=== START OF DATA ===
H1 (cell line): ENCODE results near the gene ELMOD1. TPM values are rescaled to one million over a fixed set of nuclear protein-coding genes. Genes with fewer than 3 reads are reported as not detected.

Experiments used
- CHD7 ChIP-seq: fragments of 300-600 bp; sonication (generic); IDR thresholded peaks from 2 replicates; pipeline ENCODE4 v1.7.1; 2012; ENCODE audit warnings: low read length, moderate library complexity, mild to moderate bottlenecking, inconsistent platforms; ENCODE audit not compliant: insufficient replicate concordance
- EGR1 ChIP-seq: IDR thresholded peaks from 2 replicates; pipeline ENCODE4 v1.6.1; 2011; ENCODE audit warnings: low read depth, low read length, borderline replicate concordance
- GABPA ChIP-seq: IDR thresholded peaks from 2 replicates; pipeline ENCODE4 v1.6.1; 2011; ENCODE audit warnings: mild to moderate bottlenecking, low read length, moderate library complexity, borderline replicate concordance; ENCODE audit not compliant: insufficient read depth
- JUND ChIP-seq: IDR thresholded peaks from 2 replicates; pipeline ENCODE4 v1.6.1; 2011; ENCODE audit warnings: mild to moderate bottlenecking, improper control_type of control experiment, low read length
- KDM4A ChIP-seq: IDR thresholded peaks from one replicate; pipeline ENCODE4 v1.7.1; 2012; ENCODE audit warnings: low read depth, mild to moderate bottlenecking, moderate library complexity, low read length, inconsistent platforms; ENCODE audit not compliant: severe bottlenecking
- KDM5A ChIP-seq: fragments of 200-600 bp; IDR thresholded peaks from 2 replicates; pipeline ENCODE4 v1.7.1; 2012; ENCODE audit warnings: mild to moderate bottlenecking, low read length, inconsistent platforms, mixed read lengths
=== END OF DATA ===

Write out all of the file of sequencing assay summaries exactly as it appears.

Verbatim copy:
H1 (cell line): ENCODE results near the gene ELMOD1. TPM values are rescaled to one million over a fixed set of nuclear protein-coding genes. Genes with fewer than 3 reads are reported as not detected.

Experiments used
- CHD7 ChIP-seq: fragments of 300-600 bp; sonication (generic); IDR thresholded peaks from 2 replicates; pipeline ENCODE4 v1.7.1; 2012; ENCODE audit warnings: low read length, moderate library complexity, mild to moderate bottlenecking, inconsistent platforms; ENCODE audit not compliant: insufficient replicate concordance
- EGR1 ChIP-seq: IDR thresholded peaks from 2 replicates; pipeline ENCODE4 v1.6.1; 2011; ENCODE audit warnings: low read depth, low read length, borderline replicate concordance
- GABPA ChIP-seq: IDR thresholded peaks from 2 replicates; pipeline ENCODE4 v1.6.1; 2011; ENCODE audit warnings: mild to moderate bottlenecking, low read length, moderate library complexity, borderline replicate concordance; ENCODE audit not compliant: insufficient read depth
- JUND ChIP-seq: IDR thresholded peaks from 2 replicates; pipeline ENCODE4 v1.6.1; 2011; ENCODE audit warnings: mild to moderate bottlenecking, improper control_type of control experiment, low read length
- KDM4A ChIP-seq: IDR thresholded peaks from one replicate; pipeline ENCODE4 v1.7.1; 2012; ENCODE audit warnings: low read depth, mild to moderate bottlenecking, moderate library complexity, low read length, inconsistent platforms; ENCODE audit not compliant: severe bottlenecking
- KDM5A ChIP-seq: fragments of 200-600 bp; IDR thresholded peaks from 2 replicates; pipeline ENCODE4 v1.7.1; 2012; ENCODE audit warnings: mild to moderate bottlenecking, low read length, inconsistent platforms, mixed read lengths